It's like with many things, you have to inform yourself. But one should not overproblematize things either.

Basically it is quite simple, for a 1 switch installation I see no major problems, you need nothing more than that:
- AVB Recording Interface
- One or more AVB compliant Network Switches
- AVB equipment (Preamps, ADDA converter)

The network card on the computer is not of interest at first, because the AVB audio streams run via the LAN port of the RME AVB Recording Interface, which (as of today, as long as there are no PCIe versions) is connected to your computer via USB.

The only thing I'm wondering is whether there are any quality differences between different AVM switches i.e. in terms of latencym, but potentially not as in a Gigabit network the RTT is much below 1ms. Switches work on Layer 2 and thus are very fast forwarding packets.

So there are probably no major problems with a 1-switch installation and a few devices.

The challenges will potentially come as soon as

1. multiple switches are required
2. path redundancy is required with quick recovery times in the case of a link failure (-> spanning tree)
3. all possible network traffic uses the same LAN infrastructure (UC - unified communication: voice, video, office traffic). When delay and jitter sensible traffic meets office and bulk traffic (large internet downloads, backup over same network infrastructure)
4. you want to implement also VoIP phones with PCs connected behind the VoIP phones and if you additionally require PoE (Power Over Ethernet) or PoE+ to power the VoIP phones via the LAN cable to save cabling efforts.

In this case Audio and typical Network topics mix.

As I said, for small AVB deployments (1-switch deployments) I see no major issues.

When having 2 switches you need to think already about 2 links between the switches for redundancy reasons. Then your switch should support Rapid Spanning Tree Protocol (RSTP, IEEE 802.1w) which allows for recovery times below 1 second compared to ~45s when using the old STP protocol (IEE 802.1d).

BTW; I found a nice article on Heise (in German though) which is quite comprehend on STP, shall it be of interest.
https://www.heise.de/ct/artikel/Erweite … 28147.html

BR
Ramses
X10SRi-F, Win7 Prof, Cubase 9.5, UFX+, Octamic XTC, ADI-2 Pro FS BE/DAC, RayDAT, ARC USB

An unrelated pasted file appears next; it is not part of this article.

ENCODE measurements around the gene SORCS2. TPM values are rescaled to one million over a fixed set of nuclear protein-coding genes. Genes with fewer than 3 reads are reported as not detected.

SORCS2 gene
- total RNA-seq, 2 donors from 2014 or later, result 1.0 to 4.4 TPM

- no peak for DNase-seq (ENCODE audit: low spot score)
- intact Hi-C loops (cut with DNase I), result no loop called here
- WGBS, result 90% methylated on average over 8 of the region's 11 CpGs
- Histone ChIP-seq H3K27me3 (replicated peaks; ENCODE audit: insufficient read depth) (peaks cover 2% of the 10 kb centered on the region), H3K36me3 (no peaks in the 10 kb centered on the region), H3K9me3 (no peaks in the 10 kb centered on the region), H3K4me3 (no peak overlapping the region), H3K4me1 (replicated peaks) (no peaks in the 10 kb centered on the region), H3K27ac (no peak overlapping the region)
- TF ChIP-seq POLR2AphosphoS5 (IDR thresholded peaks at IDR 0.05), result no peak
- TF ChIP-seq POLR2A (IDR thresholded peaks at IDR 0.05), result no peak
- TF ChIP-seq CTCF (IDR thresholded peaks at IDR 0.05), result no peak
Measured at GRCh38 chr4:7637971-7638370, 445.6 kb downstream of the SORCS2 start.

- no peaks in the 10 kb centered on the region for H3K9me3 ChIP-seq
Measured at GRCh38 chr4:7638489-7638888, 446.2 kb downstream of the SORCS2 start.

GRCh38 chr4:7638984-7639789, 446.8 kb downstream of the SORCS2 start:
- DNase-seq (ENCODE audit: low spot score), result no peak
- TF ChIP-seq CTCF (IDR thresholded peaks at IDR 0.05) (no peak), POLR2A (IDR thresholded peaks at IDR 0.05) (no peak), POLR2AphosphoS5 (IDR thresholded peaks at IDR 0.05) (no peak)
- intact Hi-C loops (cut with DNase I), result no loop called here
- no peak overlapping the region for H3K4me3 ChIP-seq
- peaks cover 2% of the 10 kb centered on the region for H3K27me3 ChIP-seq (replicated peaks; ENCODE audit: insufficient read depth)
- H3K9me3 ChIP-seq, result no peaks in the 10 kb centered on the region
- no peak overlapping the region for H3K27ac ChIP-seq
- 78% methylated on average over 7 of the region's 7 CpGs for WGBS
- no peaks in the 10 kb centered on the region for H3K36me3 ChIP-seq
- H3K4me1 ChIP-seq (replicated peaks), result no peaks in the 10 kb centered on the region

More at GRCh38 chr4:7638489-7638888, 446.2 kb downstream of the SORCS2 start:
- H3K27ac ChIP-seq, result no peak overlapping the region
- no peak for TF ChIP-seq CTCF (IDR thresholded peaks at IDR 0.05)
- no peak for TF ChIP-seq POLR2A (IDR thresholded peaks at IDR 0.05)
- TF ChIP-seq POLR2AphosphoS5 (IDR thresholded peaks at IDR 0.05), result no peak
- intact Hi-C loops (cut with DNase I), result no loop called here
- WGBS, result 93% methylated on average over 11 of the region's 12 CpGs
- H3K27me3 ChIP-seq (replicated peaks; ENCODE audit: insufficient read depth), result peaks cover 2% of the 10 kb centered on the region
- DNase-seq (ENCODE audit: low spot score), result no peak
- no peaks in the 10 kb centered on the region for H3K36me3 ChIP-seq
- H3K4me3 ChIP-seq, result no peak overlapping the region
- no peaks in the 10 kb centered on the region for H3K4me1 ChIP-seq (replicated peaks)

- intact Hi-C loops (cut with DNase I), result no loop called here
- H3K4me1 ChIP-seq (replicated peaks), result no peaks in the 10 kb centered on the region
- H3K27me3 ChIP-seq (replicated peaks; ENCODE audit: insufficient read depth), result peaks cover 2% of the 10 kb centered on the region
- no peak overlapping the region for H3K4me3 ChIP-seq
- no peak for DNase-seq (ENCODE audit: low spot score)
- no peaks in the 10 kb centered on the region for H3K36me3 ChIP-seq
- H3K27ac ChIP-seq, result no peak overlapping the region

7 (edited by Max 2019-06-21 03:58:59)

Re: Question about new AVB m32 pro

I agree that it must appear quite vague and blurry to newcomers.

berlin_ wrote:

Is there a sample setup for the whole AVB network thing for studios? Recommended/working network cards/router/software for PC?

As Ramses says, it shouldn't require a specific sample setup. While it is not necessary to understand all the AVB specifics, you should understand one thing about AVB, which is the concept of streams. Streams are like virtual cables across your AVB network, and are shielded from other traffic and deterministic (they have a fixed latency).

This is different from legacy ethernet or 'Layer 3' network technologies. In terms of interoperability, you usually only need to check the supported stream size on both ends, but in future you don't even have to check that, because the subset of AVB marketed as 'MILAN' makes a certain stream size mandatory for manufacturers. Two MILAN products can always connect, two AVB products only if they support the same stream size. See also this video: https://www.youtube.com/watch?v=FodSNTc2zrM

While RME is not a member of the MILAN group at this time, it is obvious that MILAN is the only possibility to achieve guaranteed plug'n'play interoperability, which is what customers need. So the current firmwares of Digiface AVB and M-32 Pro series already play nicely with MILAN products.

berlin_ wrote:

I have done some research and compared to Dante it is all pretty vague still.
Are there any plans on releasing more AVB network I/Os, premaps, etc?